If such training is to be of greatest value, then the only person who knows the exact date and time should be the team leaders. The rest of the participants should be put on alert for a general time frame. Then, on the morning of the training, the sheriff's office dispatch center should be paging, or calling, the team members to respond. The training should begin with that call-up.
Such a training concept may prove inconvenient, but it is more realistic. This wasn't a training exercise for a warrant service or raid where plenty of planning time is available. This more closely resembled a hostage or barricade situation that occurs without warning and requires immediate response from the teams.
By the same token, giving minimal notice to the teams is only practical if this exercise is done frequently enough to warrant it. If this is a once-a-year event that contains more classroom briefings than operational practice, then using it as training for response to a spontaneous event doesn't hold a lot of learning value.
It was heartening to listen to the team members talk about and with each other. While they obviously enjoyed poking fun at the guys on different teams, their other comments made it just as obvious that they shared a mutual respect. There is a Fraternal Order of Police, but the police special operations community shares its own fraternal bond and it's easily noticed when different teams interact.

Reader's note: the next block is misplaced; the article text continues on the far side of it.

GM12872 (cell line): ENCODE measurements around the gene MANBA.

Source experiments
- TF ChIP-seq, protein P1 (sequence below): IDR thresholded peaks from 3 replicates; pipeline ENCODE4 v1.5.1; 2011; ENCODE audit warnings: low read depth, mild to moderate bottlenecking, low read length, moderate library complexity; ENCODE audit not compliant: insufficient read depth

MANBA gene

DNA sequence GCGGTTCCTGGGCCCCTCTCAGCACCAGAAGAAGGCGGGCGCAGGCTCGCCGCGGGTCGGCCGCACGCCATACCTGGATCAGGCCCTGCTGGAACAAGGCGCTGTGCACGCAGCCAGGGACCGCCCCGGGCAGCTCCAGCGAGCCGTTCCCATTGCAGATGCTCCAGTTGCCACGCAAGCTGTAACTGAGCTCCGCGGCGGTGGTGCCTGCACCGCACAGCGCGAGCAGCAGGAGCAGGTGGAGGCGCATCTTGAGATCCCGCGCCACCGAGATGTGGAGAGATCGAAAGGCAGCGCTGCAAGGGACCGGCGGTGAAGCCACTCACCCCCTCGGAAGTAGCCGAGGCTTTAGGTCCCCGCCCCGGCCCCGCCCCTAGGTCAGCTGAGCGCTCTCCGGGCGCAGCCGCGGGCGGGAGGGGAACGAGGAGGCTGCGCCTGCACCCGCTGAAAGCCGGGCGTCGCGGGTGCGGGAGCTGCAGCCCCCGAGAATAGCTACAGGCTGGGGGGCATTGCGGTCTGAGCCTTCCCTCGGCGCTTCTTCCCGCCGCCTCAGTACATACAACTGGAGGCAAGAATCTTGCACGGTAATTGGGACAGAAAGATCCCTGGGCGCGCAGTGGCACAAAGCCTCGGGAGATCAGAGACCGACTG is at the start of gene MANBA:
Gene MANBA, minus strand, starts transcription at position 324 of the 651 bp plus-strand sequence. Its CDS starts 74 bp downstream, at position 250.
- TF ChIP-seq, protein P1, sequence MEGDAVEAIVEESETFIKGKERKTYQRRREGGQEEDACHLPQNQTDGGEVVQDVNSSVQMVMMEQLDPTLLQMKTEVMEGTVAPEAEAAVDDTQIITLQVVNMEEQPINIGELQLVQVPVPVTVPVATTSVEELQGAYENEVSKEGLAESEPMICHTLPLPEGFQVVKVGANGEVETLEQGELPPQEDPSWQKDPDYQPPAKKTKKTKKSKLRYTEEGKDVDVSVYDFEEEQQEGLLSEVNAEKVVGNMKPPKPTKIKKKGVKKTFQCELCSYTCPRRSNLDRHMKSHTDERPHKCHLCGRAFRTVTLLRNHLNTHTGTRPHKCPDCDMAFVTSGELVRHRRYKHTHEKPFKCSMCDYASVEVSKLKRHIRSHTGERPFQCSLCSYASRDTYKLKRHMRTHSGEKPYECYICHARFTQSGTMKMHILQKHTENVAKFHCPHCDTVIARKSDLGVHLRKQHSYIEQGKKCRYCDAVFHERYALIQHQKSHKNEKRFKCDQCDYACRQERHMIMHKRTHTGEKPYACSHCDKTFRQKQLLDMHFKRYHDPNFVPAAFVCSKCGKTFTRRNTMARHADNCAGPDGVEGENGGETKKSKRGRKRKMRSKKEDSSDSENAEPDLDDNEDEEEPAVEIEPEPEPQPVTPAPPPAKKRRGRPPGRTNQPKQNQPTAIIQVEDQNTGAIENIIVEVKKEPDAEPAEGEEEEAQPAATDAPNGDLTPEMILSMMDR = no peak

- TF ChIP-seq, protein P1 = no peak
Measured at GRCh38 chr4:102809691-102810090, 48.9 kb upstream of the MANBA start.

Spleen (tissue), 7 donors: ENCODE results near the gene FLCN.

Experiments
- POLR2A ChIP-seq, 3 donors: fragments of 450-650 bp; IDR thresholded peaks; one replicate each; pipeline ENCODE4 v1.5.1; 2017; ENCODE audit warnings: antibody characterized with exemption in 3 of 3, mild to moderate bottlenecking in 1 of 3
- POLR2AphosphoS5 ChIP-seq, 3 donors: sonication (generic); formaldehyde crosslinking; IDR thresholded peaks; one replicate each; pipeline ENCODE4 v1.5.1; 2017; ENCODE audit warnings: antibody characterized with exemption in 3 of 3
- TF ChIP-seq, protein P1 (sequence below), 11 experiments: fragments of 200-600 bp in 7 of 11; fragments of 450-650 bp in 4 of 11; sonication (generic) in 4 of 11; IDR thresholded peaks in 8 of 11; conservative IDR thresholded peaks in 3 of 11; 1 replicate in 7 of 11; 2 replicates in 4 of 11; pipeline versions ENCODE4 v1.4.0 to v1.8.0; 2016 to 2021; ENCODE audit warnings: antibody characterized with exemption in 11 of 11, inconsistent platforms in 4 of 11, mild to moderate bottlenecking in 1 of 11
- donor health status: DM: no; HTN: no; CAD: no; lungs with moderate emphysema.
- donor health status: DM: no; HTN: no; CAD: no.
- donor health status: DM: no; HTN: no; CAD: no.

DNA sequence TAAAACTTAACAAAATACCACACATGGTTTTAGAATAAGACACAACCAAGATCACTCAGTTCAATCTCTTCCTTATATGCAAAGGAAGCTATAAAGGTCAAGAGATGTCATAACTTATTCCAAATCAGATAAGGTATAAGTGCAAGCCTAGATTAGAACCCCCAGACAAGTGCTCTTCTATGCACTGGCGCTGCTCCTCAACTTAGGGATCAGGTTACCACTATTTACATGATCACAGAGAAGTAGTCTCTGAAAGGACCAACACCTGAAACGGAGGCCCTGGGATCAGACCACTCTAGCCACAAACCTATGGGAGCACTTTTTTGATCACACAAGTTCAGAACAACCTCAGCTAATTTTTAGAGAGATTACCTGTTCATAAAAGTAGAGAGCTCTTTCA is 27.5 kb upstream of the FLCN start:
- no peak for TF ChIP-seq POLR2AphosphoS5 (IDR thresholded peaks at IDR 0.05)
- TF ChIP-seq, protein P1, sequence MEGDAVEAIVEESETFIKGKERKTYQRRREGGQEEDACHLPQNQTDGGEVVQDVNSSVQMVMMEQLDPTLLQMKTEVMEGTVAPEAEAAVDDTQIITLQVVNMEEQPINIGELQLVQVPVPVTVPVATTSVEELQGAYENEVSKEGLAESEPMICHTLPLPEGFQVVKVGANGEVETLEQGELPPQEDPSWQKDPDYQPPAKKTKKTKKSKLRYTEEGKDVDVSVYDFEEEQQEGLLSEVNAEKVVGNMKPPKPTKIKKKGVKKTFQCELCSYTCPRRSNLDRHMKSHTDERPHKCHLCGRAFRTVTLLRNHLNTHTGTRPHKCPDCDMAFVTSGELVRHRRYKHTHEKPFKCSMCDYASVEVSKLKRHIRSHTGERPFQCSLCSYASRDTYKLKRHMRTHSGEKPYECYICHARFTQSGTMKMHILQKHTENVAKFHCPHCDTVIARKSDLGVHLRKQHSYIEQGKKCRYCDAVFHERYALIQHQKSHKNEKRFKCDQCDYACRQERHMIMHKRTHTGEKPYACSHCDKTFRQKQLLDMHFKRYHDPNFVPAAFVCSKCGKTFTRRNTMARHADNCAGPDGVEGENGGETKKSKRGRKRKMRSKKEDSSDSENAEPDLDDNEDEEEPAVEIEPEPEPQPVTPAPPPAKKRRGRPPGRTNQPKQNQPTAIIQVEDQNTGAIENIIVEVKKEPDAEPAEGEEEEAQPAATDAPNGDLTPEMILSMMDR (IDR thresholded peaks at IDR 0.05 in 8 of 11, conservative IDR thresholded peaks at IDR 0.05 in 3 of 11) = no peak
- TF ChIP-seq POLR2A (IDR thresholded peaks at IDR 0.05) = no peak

Sgt. Thomas, prior to the beginning of the training exercises, had commented that the STATE guys were "pretty good guys," and "they know what they're doing." These comments are neither openly complimentary nor insulting. They are common everyday statements about some brother cops.
The less obvious but more meaningful compliments are paid in the course of the exercise itself. Calvert County SOT is the primary police spec-ops unit on scene and Sgt. Thomas has command. During the course of the helicopter flight, he invites the STATE team commander, F/SGT Runk, who theoretically outranks him, and depends on his input for evaluation of potential obstacles to the successful completion of their shared mission.
The fact that Sgt. Thomas asks, and listens, is a compliment to F/SGT Runk. It also sets an example to Sgt. Thomas' men that they should pay attention as well. The action, not the spoken word, sets a precedent that will carry forward into future combined operations or training exercise.
At the end of the training day, not only have all the teams benefited from the learning environment, but the citizens of the county have unknowingly benefited as well. The citizens are protected and served by capable men who know their jobs, but who never quit trying to learn more-the sign of a true professional.
Frank Borelli is a veteran police officer and a police instructor now working with the U.S. Army's testing and training communities to identify opportunities to share law enforcement and military resources. Frank enjoys comments and can be reached at [email protected]